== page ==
By Pape, Eric
Byline: Eric Pape
As Nicolas Sarkozy took in the political landscape on Bastille Day, he could be forgiven for his giddiness. The new president's approval ratings were in the stratosphere--nearing 70 percent in some polls--thanks in no small part to the new-look government he'd put together, one with an ethnic, racial and gender makeup far more reflective of modern France than any before (consider Rachida Dati, a daughter of North African immigrants, whom he appointed as minister of Justice). Less visible but particularly potent is Sarkozy's political diversity campaign, dubbed ouverture (or openness), that has seen him lure a growing array of prominent Socialists, centrists and other leftist activists to work in or for his conservative government. Admiring the varied team that he assembled at the Elysee Palace on July 14, the president gushed, "I am blown away by so many beautiful symbols."
The ones really blown away, however, have been the Socialist opposition, which is reeling. Sarkozy cannily managed to thin the left's uppermost ranks. First, he named a half dozen active or former Socialists to his government--including one of the most popular, Bernard Kouchner, as minister of Foreign Affairs. He then persuaded Hubert Vedrine, who was the last Socialist to oversee foreign policy, and Jacques Attali, who was a top aide to President Francois Mitterrand, to draft reports on globalization and development-assistance reform. Dominique Strauss-Kahn--the left's economic heavyweight--is now the odds-on favorite to become the next head of the International Monetary Fund, in large part thanks to Sarkozy (making Strauss-Kahn conveniently unlikely to steady the reins at Socialist headquarters). And on June 18, former minister of Culture Jack Lang, who once called Sarkozy a "Bush for France," joined the president's special advisory commission on institutional and constitutional reform. Parliamentarian Alain Vidalies, who is a member of the Socialist national council that Lang recently resigned from, told NEWSWEEK that it is all part of Sarkozy's "cynical and purely tactical political operation."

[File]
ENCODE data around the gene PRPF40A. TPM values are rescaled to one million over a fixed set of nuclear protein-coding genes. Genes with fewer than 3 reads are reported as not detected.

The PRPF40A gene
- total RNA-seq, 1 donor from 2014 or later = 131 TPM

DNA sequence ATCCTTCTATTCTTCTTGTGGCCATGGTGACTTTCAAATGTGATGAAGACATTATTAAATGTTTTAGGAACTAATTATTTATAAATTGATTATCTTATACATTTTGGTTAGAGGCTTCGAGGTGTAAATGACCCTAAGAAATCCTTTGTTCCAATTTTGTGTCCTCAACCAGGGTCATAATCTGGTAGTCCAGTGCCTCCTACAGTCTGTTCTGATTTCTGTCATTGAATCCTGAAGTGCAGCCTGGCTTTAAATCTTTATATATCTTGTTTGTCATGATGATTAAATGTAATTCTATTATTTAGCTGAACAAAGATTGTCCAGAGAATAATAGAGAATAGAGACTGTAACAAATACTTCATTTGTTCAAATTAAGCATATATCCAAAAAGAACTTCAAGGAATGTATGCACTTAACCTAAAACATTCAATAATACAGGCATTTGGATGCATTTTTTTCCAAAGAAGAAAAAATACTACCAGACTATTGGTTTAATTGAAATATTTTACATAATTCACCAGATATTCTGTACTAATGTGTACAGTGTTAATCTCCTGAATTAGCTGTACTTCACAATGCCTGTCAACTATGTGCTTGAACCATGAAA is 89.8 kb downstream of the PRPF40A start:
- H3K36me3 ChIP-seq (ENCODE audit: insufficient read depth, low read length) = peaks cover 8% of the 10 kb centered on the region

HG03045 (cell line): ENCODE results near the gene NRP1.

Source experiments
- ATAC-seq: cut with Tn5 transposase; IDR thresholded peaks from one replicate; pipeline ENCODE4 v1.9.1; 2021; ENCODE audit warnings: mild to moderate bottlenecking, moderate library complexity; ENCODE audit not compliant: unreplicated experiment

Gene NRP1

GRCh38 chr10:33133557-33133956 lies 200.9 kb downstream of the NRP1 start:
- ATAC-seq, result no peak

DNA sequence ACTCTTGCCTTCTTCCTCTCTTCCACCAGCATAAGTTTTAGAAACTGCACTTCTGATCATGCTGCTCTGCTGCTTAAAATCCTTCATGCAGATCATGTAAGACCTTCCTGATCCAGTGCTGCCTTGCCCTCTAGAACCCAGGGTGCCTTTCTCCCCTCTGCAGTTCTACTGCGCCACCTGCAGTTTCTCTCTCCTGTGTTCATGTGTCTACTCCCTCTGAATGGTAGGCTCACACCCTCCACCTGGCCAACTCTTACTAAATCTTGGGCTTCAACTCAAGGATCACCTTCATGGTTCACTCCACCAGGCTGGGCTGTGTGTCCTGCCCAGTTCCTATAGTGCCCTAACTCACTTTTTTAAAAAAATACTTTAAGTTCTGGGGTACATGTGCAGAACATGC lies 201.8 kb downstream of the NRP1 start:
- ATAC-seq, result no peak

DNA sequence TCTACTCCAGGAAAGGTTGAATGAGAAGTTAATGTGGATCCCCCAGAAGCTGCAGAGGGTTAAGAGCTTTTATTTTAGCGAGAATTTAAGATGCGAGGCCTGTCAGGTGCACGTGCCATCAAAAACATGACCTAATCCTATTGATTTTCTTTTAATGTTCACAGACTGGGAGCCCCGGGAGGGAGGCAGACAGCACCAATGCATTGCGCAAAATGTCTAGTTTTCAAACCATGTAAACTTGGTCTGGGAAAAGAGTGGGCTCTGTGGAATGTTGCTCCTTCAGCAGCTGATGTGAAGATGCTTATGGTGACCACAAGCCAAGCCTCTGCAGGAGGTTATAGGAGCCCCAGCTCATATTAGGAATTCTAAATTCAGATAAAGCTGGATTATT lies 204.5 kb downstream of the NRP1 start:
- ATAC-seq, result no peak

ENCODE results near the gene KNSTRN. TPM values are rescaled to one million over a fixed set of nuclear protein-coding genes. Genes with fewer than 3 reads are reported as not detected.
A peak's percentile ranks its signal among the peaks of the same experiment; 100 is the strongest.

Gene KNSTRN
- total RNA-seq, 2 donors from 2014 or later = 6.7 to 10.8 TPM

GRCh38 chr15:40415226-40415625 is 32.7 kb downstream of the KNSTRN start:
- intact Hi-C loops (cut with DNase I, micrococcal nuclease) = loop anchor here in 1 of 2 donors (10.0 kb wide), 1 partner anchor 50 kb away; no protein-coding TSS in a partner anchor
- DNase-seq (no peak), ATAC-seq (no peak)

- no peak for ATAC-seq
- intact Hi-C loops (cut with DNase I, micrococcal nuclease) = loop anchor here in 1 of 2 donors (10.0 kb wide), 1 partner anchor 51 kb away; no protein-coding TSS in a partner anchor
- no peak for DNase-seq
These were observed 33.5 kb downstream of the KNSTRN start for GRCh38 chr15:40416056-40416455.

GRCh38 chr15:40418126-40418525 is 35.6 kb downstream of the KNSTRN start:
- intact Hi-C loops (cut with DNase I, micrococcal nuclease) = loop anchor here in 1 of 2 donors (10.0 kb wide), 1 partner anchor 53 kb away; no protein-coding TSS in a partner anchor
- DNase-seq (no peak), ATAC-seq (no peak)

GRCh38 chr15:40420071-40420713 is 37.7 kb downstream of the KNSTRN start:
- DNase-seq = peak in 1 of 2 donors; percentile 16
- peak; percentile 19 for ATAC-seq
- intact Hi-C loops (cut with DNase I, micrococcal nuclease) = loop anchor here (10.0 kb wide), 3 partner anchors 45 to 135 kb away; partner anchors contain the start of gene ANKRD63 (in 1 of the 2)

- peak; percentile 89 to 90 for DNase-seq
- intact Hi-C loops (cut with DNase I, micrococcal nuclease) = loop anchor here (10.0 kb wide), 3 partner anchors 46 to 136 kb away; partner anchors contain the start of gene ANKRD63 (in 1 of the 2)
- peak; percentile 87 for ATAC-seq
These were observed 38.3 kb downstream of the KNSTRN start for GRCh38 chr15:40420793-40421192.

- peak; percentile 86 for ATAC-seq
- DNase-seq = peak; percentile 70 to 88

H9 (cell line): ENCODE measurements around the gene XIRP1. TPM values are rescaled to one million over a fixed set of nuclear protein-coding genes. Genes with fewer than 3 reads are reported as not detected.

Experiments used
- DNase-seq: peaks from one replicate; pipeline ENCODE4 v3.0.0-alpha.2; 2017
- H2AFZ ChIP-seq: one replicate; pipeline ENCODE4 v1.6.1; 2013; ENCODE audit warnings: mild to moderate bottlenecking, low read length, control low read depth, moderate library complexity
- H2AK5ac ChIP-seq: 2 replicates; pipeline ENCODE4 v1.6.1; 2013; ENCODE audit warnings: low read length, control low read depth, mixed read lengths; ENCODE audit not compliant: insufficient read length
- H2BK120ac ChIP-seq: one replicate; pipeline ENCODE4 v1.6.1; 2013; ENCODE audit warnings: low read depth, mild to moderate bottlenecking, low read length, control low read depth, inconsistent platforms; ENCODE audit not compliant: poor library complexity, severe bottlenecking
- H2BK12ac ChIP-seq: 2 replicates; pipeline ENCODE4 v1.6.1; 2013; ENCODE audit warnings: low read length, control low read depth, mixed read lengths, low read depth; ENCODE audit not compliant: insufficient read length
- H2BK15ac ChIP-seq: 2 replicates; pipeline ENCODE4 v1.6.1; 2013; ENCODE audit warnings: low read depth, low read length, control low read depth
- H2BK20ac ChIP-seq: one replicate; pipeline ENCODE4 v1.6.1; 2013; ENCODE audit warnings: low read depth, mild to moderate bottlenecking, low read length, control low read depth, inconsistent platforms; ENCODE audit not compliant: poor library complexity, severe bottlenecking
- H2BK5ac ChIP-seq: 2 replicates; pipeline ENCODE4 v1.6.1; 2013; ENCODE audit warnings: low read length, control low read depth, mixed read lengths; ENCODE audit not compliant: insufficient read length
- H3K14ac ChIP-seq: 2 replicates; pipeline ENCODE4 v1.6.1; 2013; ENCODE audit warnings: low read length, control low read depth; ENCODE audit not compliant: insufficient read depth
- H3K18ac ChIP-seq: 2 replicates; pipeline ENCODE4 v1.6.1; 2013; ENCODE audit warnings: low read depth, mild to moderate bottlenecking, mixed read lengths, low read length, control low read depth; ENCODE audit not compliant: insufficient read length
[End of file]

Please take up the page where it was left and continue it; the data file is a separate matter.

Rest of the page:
He's largely right--and the plan is working brilliantly. Ouverture has let Sarkozy brand himself as meritocratic and politically open-minded, yet he has made no public promises that these hires would change the government's vision in any way. Instead, the president has grabbed Socialists, centrists or others whose positions largely echo his own (Sarkozy has deftly reserved ministries that are overseeing his most controversial reforms--Immigration, Justice, Finance, Health and Labor--for faithful allies). "Ouverture isn't a political coalition," clarifies Yves Jego, a conservative parliamentarian close to Sarkozy. "The road map hasn't changed. Those people have boarded the train, but it's still going to the same place."
Still, reforms in France will require plenty of political capital and popular support to succeed. As the right knows from experience, public unrest can scotch the best-laid plans--even absent a vibrant Socialist opposition. Despite Sarkozy's popularity, 51 percent of the French say they might join a strike of their professional sector if they feel the reforms are misguided. …